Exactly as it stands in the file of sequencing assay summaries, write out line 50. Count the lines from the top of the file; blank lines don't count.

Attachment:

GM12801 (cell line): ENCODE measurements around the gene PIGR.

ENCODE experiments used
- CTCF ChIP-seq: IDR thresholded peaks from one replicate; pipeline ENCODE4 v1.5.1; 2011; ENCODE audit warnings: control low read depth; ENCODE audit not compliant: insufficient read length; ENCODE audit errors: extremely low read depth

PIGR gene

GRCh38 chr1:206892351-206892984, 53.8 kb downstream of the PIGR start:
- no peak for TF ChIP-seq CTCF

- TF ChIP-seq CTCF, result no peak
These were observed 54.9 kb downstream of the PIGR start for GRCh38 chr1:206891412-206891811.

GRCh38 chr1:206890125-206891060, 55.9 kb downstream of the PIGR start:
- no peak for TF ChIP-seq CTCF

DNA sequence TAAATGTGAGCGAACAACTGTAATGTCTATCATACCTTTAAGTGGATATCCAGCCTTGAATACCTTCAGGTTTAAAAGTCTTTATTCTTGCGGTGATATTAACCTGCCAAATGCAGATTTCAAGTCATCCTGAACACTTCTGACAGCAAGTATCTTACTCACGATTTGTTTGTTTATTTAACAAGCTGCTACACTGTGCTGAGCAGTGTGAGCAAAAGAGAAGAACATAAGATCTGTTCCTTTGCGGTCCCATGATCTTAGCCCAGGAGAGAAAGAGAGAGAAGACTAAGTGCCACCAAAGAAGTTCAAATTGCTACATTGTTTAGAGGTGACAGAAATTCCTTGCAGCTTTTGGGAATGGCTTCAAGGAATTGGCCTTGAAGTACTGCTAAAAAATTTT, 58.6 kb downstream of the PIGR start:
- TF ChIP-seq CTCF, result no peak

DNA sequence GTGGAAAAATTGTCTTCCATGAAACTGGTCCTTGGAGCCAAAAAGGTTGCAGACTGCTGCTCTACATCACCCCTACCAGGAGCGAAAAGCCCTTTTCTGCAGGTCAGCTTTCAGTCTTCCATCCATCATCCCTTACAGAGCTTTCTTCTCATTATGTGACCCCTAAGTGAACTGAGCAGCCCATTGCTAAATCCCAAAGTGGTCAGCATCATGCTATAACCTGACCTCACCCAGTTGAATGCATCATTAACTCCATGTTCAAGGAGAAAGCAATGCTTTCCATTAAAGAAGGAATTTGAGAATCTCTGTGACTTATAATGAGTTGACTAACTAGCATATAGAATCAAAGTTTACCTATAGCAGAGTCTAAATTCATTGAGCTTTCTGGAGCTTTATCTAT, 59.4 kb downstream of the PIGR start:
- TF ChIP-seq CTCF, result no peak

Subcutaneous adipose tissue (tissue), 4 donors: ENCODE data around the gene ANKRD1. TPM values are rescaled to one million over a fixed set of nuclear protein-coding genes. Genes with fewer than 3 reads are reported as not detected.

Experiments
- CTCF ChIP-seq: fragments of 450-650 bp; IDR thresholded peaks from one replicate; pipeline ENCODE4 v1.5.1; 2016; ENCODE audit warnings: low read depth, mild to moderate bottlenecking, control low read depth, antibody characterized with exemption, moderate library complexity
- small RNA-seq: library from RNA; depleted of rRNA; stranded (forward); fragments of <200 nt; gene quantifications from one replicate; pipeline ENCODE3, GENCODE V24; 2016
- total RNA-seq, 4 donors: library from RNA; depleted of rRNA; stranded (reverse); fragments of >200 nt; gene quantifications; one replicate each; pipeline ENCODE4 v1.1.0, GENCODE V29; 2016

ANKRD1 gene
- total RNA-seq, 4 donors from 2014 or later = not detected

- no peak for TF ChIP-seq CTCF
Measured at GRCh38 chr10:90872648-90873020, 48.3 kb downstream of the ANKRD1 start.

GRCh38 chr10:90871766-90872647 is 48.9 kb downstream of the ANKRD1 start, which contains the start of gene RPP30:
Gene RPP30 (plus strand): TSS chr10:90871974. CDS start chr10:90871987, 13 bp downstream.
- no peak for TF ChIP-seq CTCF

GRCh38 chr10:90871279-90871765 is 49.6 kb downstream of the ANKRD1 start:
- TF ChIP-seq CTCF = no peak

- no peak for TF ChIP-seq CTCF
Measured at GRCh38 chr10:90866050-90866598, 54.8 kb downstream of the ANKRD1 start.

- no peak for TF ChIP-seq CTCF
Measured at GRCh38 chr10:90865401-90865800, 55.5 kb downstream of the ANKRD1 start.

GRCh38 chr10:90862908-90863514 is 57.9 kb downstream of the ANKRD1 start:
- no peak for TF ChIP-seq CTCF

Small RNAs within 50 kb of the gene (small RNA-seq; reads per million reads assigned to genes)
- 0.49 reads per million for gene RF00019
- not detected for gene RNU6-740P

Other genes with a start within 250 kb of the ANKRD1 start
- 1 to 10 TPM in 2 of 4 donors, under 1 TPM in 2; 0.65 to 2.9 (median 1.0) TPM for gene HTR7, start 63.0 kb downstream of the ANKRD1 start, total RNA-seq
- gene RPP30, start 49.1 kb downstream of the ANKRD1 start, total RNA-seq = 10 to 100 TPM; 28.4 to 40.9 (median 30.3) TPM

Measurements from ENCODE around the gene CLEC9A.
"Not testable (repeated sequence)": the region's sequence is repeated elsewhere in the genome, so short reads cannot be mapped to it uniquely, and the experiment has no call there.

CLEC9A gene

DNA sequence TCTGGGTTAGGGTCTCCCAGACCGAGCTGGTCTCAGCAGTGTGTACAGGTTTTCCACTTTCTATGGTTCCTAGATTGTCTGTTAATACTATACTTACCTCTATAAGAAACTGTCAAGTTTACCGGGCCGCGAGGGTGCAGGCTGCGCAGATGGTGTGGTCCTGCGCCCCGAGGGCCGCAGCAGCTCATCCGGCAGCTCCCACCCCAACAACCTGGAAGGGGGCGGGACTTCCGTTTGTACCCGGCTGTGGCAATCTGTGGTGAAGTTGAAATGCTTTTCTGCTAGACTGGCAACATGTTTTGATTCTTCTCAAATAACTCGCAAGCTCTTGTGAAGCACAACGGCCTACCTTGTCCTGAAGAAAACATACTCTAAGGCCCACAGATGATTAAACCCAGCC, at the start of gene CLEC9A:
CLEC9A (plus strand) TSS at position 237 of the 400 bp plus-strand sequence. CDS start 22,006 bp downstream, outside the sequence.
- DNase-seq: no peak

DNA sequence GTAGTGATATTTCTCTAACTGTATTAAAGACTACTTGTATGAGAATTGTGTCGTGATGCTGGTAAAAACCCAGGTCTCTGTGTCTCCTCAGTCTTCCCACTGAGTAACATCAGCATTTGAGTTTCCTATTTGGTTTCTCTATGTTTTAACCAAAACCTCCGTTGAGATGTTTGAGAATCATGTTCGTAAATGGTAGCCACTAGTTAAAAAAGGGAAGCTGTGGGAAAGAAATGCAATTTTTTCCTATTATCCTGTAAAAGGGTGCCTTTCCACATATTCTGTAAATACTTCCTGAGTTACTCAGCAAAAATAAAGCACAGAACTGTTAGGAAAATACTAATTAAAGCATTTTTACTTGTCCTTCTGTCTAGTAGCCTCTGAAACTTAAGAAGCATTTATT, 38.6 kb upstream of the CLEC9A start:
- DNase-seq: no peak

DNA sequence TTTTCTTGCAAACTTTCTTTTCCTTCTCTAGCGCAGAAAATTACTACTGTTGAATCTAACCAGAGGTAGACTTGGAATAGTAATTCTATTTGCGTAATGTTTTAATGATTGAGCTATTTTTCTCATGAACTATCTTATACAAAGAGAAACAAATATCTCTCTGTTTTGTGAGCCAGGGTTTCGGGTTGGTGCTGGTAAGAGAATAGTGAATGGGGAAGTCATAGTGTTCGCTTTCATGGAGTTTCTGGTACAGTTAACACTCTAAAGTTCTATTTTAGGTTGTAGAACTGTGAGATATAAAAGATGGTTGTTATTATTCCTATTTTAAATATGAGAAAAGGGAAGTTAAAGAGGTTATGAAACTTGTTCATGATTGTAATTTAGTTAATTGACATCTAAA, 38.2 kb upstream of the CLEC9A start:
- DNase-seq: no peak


- DNase-seq: no peak